Wal-Mart is headquarters in Bentonville, Arkansas and lemme tell you – there are Wal-Marts EVERYWHERE in Arkansas. Driving through Fayetteville, I easily drove past six different Wal-Marts in about 15 minutes; all different types too – it was the first time I had seen Wally World grocery stores. The Walton family fully funded the Crystal Bridges American Art Museum in Bentonville. Pretty neat structures. I’m on vacation, one of the few times I really shoot for leisure, so was a bit bummed out with the poor weather, overall dry conditions that affected the waterfalls, and not being able to capture Thorncrown, particularly at night. At least I had Crystal Bridges, right? During my first visit, security was cool and initially allowed me to take pictures of the outside of the building, but during my second visit security was not so cool (boo, hiss). However, it’s their house, their rules and you have to respect that even if it they seem to be making it up as they go along. So before getting too in the dumps about it, I called it a night – there was no need feeling further frustrated. These are the few captures I managed there though.
Crystal Bridges (2012)
I did much exploring the natural Arkansas landscape and hiking while I was there. While driving between two locations, I stumbled across a sight I’d never seen before at an industrial plant in Russellville. At first glance, I thought it was a slew of palettes, but instead it was an immense field of stacked railroad ties. I was so enthralled with it, I attained permission from the company to shoot photographs there and had conversations with a couple of the men who worked this particular area. At first I thought they’d treat me kinda weird, but I think they could clearly tell I was interested in what they were saying and was more than happy to talk about their jobs. Lemme tell you something, the workers I talked to at this plant LOVE their jobs, LOVE who they worked for, and took obvious immense pride in their work. It turns out this plant is the largest railroad tie manufacturer in the nation. They explained to me how they cut, stacked, and allow the wood to cure before shipping these ties throughout North America. As a railroad fanatic, the kid in me found it to be fascinating.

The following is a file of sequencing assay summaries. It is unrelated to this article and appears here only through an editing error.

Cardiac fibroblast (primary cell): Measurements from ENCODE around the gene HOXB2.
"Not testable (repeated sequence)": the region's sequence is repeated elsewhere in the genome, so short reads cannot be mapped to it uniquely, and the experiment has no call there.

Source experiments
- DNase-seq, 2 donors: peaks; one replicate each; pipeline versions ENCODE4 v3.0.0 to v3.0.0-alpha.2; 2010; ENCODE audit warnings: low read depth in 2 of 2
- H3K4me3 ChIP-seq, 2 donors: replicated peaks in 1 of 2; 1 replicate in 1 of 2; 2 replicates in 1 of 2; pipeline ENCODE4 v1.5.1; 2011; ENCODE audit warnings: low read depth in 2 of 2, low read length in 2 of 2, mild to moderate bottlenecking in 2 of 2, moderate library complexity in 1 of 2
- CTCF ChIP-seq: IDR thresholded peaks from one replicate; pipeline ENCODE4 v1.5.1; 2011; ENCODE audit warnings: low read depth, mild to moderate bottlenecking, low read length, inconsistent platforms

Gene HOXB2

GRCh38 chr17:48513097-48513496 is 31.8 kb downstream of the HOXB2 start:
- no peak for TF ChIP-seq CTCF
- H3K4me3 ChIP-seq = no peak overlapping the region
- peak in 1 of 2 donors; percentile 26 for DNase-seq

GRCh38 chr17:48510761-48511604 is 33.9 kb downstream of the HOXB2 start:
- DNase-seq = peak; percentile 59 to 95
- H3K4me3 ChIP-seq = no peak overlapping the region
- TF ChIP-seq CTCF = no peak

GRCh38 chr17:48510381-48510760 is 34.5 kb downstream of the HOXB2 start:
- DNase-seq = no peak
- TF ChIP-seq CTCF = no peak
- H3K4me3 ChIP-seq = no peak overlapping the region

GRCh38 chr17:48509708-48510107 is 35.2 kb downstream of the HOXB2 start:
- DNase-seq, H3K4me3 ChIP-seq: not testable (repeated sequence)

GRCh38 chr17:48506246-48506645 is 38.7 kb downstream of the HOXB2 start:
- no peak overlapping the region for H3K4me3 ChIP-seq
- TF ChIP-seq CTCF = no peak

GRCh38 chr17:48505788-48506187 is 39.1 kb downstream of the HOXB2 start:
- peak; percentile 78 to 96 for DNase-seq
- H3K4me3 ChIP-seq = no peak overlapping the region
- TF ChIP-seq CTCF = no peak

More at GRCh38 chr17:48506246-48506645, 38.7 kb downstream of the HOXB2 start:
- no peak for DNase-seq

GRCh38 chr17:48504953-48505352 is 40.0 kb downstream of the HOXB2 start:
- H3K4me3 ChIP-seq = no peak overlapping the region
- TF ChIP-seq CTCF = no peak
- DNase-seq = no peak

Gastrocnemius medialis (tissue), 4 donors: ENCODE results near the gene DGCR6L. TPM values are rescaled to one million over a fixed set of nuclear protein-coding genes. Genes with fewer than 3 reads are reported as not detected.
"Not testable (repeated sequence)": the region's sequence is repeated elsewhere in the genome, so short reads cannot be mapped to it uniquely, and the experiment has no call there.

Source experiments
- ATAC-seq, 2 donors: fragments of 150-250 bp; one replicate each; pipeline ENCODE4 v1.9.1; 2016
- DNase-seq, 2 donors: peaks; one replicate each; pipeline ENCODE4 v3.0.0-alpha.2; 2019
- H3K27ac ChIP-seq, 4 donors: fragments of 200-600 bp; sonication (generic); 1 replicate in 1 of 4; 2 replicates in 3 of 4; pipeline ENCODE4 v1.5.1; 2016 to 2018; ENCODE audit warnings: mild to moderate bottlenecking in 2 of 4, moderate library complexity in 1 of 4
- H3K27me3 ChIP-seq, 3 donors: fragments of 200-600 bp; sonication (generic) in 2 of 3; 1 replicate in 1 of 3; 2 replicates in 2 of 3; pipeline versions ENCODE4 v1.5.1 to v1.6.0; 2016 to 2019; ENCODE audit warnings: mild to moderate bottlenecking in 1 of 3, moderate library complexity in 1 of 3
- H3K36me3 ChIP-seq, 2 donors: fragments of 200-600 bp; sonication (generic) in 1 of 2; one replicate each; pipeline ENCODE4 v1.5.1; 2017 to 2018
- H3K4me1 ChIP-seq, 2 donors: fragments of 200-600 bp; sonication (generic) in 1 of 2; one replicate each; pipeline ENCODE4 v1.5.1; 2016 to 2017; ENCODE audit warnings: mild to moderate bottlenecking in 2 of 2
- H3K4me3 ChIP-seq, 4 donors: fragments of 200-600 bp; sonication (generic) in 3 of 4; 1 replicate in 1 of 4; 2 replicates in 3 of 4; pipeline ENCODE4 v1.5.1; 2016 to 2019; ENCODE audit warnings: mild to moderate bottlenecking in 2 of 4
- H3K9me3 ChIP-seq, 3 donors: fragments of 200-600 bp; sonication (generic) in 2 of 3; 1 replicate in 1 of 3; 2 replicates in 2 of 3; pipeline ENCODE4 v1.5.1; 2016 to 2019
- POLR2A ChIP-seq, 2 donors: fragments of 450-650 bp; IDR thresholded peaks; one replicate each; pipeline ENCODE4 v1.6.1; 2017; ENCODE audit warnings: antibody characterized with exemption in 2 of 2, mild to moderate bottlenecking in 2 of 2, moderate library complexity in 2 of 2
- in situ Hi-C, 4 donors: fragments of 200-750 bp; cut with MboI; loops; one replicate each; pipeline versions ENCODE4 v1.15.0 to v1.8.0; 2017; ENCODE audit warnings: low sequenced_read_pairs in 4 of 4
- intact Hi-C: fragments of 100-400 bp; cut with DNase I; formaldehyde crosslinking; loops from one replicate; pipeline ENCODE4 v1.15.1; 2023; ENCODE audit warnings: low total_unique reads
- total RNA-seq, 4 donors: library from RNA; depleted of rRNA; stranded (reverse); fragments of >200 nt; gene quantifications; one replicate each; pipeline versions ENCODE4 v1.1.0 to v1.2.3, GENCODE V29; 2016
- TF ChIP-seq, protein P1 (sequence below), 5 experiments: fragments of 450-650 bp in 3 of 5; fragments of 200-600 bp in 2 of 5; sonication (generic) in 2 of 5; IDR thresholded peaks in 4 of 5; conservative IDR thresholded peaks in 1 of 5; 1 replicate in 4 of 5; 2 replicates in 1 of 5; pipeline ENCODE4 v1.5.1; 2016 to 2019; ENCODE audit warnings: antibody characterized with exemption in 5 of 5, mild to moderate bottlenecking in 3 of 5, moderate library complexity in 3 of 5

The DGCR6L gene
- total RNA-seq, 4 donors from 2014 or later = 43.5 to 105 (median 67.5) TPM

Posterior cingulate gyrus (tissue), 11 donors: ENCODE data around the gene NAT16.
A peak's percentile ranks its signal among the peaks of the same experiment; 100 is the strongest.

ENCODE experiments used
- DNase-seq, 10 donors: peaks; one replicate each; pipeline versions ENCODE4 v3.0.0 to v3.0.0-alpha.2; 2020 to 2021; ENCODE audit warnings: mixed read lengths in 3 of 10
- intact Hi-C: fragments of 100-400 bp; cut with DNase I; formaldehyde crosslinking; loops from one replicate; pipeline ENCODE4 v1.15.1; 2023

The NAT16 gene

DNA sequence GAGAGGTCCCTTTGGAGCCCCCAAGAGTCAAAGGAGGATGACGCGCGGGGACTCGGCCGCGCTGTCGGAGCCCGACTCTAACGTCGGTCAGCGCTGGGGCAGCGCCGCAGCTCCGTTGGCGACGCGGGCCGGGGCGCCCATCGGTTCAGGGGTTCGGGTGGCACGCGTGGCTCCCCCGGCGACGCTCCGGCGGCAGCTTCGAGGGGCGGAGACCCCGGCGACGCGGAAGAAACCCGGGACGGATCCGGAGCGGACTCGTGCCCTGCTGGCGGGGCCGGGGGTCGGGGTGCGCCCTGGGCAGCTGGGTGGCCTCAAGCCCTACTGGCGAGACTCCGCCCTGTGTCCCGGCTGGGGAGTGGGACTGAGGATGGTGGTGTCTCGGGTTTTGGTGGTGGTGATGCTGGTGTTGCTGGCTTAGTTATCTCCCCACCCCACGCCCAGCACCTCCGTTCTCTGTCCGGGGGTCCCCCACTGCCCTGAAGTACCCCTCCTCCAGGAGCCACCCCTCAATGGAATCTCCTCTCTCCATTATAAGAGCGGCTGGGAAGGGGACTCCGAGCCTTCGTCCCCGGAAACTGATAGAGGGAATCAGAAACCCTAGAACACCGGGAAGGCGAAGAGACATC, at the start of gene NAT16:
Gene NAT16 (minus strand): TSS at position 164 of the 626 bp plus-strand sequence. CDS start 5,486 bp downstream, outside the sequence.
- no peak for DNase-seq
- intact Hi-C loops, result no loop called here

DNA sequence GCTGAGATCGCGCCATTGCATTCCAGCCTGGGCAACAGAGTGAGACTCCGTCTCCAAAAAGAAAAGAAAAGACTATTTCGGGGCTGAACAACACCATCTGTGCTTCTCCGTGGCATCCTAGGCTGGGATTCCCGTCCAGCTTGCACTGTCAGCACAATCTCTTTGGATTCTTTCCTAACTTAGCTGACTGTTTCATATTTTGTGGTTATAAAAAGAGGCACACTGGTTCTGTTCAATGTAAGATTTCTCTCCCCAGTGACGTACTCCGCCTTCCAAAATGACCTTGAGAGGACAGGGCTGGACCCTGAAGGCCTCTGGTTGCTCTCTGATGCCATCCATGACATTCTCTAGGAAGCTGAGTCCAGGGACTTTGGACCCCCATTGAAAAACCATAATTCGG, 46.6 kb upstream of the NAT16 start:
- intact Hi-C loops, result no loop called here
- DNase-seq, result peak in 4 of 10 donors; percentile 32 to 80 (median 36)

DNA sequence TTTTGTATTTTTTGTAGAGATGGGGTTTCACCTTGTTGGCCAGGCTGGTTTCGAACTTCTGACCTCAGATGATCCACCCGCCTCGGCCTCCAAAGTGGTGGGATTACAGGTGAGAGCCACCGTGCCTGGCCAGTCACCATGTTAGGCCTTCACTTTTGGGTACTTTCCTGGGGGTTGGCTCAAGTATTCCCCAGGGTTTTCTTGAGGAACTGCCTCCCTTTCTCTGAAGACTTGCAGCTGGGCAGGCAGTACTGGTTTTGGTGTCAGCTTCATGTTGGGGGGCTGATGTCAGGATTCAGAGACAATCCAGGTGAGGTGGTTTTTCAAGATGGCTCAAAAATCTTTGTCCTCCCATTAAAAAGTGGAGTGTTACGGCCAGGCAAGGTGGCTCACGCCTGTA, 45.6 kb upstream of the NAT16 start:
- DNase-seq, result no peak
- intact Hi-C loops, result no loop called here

These are a few more scenes I stumbled across on the many long drives through the Ozarks. There’ll be a few more like this in Part 2!
Arkansas was pretty cool. Most folks very warm, friendly, and accommodating towards me. Had a few quizzical looks at the Yankee hat and camera gear, but whatever. I met a bunch of people, some through Couchsurfing, others while hiking, and had a good conversation with a fellow photog while at Haw Falls. One of those I met tagged along during a morning drive checking out some waterfalls which I’ll get to in the next blog. I ate a ton of great food, but probably not a single vegetable the entire time I was in state.
Of course, there are some cultural oddities that this Jersey boy will never get used to. This safely qualifies as one of them.
The above billboard may not seem weird to anyone in rural areas, but I guarantee you a bunch of people RIGHT NOW are thinking, “REALLLLLLLLLLLLY?” See you in Part 2!
So I recently took a two-week road trip that I will completely present out of order. The first stop is Memphis, TN in which I stopped briefly on the way in and stayed for a weekend on the way back to Carolina. My friend, Jerry Coleman graciously hosted me and it was great to catch up with him and meet his family. Jerry was my TA during my first design studio in architecture school and though we’ve kept in touch, I hadn’t seen him in at least 15 years. He’s been making it with his design firm for the past several years and might I add, doing quite well!